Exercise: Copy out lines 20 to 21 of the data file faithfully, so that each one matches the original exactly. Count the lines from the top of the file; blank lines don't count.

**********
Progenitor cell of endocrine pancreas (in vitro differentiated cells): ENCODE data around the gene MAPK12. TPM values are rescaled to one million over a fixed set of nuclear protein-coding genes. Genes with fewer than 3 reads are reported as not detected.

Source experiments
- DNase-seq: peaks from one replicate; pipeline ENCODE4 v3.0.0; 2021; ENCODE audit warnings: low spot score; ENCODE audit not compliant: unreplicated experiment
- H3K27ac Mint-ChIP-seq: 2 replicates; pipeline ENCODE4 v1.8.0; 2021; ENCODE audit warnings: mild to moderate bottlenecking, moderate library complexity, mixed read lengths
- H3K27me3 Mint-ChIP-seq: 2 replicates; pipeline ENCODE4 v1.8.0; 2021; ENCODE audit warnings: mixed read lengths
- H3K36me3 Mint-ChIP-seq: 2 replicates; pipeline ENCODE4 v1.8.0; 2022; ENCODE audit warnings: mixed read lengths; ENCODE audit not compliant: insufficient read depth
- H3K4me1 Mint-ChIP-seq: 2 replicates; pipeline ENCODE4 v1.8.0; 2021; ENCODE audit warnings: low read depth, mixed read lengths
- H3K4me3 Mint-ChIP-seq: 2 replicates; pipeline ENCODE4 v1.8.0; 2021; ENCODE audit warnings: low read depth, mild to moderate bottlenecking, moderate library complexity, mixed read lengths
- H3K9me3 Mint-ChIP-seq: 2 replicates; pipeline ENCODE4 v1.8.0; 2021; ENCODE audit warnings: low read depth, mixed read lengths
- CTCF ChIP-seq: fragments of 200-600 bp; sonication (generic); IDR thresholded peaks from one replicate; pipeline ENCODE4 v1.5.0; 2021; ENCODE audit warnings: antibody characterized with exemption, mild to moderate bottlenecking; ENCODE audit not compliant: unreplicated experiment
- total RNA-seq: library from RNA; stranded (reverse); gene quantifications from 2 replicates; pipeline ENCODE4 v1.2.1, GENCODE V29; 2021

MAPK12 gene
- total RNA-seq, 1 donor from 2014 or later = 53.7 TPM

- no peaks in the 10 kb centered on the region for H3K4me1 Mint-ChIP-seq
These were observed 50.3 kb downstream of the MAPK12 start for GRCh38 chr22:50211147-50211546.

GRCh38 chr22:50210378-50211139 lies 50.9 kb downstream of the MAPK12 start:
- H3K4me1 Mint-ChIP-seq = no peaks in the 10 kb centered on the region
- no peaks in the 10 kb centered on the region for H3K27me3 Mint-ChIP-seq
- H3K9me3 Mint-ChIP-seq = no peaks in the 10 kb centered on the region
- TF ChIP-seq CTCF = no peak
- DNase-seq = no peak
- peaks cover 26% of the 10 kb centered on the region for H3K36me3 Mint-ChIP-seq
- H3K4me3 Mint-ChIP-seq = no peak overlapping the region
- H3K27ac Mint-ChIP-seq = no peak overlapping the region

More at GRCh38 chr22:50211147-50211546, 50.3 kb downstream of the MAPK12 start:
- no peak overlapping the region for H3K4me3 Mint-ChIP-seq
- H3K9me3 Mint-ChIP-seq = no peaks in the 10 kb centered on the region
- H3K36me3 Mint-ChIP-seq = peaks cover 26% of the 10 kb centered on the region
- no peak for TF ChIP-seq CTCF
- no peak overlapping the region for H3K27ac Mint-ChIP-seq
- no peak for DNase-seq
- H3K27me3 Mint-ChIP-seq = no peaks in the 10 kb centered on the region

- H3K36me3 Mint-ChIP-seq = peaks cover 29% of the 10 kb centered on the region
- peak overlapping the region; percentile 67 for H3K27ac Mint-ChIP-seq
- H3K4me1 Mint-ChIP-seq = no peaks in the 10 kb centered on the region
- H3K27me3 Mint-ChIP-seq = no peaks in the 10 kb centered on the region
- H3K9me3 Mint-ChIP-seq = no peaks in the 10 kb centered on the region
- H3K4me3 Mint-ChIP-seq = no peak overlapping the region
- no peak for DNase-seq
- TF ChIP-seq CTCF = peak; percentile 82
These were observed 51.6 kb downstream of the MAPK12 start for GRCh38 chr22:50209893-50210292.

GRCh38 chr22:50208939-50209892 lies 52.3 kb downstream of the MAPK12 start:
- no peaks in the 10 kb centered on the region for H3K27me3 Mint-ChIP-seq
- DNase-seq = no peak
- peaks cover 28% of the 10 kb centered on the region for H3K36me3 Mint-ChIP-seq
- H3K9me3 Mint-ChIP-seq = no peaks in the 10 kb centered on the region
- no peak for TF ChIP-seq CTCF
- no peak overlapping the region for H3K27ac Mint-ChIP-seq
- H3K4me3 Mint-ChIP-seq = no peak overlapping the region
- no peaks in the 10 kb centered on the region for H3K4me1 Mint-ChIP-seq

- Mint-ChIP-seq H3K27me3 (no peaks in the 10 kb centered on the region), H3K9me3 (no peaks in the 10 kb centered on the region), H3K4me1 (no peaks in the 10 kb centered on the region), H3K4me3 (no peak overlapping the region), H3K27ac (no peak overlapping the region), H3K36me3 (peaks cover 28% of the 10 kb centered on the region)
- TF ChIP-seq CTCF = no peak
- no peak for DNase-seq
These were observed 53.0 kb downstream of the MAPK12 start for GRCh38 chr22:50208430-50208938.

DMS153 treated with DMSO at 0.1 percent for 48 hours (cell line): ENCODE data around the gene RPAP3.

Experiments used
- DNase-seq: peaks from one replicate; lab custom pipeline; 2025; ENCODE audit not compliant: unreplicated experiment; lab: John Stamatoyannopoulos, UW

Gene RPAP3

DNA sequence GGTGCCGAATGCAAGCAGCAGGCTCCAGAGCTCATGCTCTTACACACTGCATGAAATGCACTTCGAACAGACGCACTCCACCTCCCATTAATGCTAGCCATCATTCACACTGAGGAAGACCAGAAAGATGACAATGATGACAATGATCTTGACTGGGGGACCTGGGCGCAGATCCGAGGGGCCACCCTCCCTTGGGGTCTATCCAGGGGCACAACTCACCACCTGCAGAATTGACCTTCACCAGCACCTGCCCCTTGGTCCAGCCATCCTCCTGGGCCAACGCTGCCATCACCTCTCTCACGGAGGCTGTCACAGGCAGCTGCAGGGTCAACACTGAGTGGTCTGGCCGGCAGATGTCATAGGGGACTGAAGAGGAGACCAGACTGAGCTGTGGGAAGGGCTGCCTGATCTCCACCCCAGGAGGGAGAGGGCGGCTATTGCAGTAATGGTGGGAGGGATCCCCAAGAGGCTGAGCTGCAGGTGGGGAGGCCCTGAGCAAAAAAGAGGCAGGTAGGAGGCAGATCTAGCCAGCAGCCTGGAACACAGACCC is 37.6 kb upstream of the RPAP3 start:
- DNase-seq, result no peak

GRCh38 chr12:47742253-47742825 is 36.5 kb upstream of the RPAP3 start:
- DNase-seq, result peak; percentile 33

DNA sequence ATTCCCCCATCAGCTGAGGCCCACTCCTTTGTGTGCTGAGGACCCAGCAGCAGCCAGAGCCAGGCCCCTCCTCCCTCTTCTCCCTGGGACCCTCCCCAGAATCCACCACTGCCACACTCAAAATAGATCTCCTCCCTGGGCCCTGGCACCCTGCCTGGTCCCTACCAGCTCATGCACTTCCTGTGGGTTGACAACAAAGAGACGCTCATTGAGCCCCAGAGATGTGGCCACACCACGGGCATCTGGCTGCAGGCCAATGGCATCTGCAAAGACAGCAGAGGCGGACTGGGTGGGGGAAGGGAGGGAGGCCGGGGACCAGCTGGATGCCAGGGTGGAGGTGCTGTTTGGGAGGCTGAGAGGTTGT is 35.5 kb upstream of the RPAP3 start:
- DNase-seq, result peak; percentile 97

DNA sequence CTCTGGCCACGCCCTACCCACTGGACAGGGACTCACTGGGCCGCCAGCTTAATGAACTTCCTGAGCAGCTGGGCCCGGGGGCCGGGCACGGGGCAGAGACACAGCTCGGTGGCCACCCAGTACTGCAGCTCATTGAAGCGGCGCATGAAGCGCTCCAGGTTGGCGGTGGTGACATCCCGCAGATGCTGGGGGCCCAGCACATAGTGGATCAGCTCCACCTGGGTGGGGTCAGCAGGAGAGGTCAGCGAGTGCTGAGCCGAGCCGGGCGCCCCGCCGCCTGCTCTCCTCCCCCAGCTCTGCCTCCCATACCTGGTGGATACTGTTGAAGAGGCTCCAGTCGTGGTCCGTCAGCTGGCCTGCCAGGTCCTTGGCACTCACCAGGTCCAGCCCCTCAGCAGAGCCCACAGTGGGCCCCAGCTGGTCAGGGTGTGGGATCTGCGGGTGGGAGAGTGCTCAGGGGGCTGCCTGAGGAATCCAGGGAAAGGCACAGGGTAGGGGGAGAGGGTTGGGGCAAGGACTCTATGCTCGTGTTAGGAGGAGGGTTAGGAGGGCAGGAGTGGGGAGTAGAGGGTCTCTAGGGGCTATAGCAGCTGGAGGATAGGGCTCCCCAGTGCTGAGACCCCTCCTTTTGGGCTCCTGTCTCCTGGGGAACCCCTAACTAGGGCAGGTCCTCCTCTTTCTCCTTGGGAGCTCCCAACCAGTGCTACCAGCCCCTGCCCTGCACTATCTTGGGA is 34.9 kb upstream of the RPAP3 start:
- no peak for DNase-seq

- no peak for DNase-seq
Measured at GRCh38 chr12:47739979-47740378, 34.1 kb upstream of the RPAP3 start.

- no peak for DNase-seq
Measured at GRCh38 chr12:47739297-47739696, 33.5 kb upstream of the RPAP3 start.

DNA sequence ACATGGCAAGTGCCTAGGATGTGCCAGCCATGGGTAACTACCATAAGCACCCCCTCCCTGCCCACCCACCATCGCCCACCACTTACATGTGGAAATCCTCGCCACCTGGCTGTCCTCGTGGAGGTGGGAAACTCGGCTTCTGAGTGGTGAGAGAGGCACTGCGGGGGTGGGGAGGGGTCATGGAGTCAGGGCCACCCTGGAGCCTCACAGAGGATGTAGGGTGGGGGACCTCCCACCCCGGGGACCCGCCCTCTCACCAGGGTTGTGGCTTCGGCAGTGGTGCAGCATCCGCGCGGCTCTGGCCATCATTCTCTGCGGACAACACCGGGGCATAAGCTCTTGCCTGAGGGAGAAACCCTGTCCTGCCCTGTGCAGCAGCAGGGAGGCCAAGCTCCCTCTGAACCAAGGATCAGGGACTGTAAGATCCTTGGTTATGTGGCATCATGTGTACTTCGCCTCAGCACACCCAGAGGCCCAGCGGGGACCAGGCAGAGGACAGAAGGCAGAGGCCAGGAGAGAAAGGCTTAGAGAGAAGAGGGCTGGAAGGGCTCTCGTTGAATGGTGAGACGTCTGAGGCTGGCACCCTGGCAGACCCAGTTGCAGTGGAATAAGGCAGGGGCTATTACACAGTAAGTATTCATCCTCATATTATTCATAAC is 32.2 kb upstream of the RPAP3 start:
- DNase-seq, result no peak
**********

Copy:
- TF ChIP-seq CTCF = no peak
- DNase-seq = no peak